Epson unveiled the second generation of their Moverio augmented reality smart glasses at CES 2014, and we came away quite impressed. The BT-200 is the successor to the BT-100 that was released about a year and a half ago. Since then, Epson has come a long way in not only the design, but also attracting key developers.
Now the first thing we need to get straight is this is NOT a Google Glass competitor. This isn’t a product that you will wear while you are driving, grocery shopping, or any other like activity. This is meant for your personal time, when you can kick back and play an augmented reality game or watch a movie. It can also be used for certain business applications.
This version of the Moverio is lighter and sleaker. It features a dual screen 3D display so the image is seen from both eyes. New in this version is motion sensing and a camera for augmented reality. The display is transparent, but you will also get a darker shade that is removable. For those that need prescription lenses, Epson has you covered with an insert.
It has Android 4.0 onboard and looks very much like stock. Navigation and control of apps is done with a wired controller that kind of looks like a phone. Although the controller is important for easier input and gesturing, we would have preferred it to be wireless. The controller includes motion sensors, Bluetooth 4.0 connectivity, and a micro SD slot for expanded storage. It also has Miracast built in so you can mirror what you see in your glasses, plus it will also accept video from other Miracast devices. That’s important because you could mirror videos or pictures from your smartphone to the Moverio.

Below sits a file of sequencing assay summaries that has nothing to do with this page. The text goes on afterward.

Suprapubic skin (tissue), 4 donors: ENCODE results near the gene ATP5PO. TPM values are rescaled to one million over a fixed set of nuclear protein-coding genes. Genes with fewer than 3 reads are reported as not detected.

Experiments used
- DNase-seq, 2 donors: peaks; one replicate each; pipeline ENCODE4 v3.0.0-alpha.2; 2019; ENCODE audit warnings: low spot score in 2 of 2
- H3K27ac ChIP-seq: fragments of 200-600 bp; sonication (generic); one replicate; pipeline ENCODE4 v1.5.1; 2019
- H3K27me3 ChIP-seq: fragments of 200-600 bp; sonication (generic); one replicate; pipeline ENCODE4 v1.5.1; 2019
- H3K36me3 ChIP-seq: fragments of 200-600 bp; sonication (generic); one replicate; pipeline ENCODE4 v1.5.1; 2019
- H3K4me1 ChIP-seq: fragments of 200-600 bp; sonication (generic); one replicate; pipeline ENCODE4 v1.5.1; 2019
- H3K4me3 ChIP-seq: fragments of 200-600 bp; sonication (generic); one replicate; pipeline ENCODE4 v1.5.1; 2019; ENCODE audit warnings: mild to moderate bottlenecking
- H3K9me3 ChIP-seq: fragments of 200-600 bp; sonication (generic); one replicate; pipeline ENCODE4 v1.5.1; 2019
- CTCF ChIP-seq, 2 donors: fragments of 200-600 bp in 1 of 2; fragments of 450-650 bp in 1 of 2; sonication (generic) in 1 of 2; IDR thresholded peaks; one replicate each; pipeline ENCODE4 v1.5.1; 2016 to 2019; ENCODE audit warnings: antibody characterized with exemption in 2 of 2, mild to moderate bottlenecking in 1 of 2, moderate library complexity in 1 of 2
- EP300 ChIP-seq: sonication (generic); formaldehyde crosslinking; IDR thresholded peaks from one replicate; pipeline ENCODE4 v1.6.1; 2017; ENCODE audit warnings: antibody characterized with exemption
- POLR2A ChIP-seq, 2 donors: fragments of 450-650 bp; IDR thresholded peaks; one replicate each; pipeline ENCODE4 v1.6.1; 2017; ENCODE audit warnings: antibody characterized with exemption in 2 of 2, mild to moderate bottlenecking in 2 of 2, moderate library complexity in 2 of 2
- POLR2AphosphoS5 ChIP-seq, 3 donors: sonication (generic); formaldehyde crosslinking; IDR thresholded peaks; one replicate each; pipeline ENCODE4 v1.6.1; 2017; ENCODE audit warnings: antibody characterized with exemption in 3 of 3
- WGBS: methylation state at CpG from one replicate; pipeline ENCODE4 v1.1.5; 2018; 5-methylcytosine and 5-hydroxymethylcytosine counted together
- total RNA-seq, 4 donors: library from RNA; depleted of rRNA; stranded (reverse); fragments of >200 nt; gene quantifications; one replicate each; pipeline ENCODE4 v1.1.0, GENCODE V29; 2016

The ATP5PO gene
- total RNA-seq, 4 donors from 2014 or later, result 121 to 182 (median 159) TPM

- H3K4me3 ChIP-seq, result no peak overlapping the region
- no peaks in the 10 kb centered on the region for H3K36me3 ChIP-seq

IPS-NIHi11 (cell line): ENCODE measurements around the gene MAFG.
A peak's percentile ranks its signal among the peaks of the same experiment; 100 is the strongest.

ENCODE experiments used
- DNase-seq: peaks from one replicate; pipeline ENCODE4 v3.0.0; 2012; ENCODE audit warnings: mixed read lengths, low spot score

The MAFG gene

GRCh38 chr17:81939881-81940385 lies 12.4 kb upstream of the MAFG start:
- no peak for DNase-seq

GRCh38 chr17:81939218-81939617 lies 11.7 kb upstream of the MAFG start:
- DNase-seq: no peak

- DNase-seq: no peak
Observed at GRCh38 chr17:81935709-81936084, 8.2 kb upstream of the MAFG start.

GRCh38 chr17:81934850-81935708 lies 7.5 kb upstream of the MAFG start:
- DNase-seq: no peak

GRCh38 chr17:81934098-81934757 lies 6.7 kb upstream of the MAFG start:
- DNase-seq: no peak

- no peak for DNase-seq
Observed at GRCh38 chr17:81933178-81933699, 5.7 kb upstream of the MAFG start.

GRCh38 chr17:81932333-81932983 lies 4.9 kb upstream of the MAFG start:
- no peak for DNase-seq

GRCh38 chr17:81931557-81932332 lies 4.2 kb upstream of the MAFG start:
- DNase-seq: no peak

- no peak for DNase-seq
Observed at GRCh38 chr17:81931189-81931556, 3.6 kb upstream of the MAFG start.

The key to the Moverio is the development community, and Epson has attracted some key players. They had about 5 or 6 of them onsite at their CES booth as you will see in the video below. A couple of notables were Metaio, one of the leaders in augmented reality, and Sean McCracken, who developed a game called Psyclops for Google Glass (now ported to the Moverio). He also has another game called Sky Temple in the works, which looks fantastic. Both of his games are gyro-based and you really feel as if you are right in the middle of the game. Think Oculus Rift without all the bulk. In talking with Sean, he agreed that the Moverio is more suited for gaming than Google Glass because of the larger visual display and the controller.
Epson expects the Moverio BT-200 to be available in March for $699 and you can pre-order now from the source link below. The price seems a little steep, but I will wait until the spring when I am able to review it until I give my final judgement.
Below, you will find our hands on video showing you some of the applications and games that are in development. Check it out and let us know what you think.
Be sure to check out our complete CES 2014 coverage here.
More Info and/or to pre-order: Epson Moverio BT-200